Last February 15, at 9:20 in the morning, residents of Chelyabinsk, Russia, looked out their windows and saw a giant ball of fire fly through the sky.
The Chelyabinsk meteor was a 65-foot hunk of space rock that entered the Earth's atmosphere at about 12 miles per second before exploding with a force equal to 600,000 tons of TNT, enough to level buildings and send 1,200 people to local hospitals.
The scary thing is: No one saw it coming, says the author of a paper, out today in the journal Science by researchers who studied the Chelyabinsk event.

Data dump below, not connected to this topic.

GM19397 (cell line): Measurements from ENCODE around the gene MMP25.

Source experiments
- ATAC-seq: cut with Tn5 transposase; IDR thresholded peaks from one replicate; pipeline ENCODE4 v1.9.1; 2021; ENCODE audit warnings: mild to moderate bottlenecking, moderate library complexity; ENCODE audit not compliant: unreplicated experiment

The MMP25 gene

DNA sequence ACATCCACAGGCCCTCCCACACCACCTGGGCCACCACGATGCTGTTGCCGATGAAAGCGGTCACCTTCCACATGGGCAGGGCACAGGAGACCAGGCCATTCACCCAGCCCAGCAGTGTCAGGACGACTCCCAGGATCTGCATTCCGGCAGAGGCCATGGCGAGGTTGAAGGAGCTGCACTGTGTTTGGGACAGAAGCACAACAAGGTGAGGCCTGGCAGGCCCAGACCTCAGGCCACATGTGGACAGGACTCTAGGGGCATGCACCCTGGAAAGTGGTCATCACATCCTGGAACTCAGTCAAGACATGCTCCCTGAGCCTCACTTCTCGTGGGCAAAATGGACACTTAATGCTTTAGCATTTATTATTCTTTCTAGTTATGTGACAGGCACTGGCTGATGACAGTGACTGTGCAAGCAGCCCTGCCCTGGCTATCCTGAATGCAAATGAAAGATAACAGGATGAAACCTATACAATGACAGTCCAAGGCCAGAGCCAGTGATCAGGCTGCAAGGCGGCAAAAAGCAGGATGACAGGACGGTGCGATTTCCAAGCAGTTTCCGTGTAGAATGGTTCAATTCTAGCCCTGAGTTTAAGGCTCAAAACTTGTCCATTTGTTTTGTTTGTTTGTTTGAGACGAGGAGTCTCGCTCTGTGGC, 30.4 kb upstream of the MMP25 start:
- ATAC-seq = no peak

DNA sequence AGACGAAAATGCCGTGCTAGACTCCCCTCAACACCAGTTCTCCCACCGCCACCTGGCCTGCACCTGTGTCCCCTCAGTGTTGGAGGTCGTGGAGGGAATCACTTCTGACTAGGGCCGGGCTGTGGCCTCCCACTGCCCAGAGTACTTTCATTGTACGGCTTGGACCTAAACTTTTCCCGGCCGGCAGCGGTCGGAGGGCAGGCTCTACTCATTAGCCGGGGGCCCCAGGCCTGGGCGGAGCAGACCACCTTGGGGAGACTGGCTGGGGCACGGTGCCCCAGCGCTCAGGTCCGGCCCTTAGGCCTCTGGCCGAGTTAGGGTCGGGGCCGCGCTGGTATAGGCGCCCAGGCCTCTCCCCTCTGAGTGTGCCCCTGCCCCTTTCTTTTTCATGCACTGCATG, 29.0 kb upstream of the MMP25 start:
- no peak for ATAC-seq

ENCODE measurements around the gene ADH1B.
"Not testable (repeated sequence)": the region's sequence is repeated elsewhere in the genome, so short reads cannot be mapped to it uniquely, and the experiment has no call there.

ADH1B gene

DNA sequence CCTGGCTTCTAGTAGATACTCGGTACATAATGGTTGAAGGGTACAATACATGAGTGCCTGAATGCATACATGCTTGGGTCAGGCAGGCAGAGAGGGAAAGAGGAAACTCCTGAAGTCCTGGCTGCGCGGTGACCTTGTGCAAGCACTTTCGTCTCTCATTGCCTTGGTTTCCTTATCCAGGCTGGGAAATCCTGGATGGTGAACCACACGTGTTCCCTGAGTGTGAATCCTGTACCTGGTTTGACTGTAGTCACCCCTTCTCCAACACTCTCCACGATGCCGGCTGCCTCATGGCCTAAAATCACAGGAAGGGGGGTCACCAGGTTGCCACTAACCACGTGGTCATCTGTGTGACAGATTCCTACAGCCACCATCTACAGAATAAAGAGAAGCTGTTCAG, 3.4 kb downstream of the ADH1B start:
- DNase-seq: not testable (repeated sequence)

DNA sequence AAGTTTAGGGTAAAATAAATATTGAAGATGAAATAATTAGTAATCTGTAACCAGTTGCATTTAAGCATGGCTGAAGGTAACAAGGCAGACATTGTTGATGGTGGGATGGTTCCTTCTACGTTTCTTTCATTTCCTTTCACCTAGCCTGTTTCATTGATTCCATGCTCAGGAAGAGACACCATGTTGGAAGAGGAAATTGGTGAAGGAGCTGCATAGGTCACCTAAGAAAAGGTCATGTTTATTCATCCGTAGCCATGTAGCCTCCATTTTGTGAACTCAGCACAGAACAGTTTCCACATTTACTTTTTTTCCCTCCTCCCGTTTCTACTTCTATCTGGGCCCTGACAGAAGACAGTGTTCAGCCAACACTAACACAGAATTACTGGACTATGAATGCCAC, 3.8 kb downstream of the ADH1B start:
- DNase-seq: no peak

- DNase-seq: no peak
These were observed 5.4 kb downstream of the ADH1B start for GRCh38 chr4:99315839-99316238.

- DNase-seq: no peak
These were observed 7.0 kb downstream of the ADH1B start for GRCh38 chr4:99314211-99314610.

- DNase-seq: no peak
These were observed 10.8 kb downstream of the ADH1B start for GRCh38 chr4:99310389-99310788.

"Chelyabinsk was not detected in space at all," said Peter Jenniskens, an astronomer with NASA Ames and the SETI Insitute. "It couldn't be detected because it was coming from the direction of the sun."
Who's keeping an eye on these "near-Earth objects" as they're called, and devising plans to keep us from going the way of the dinosaurs? KQED Science's video team looked into it.
Meanwhile, the United Nations General Assembly is mulling a plan for the world's space agencies to defend the Earth against asteroids, reports NPR.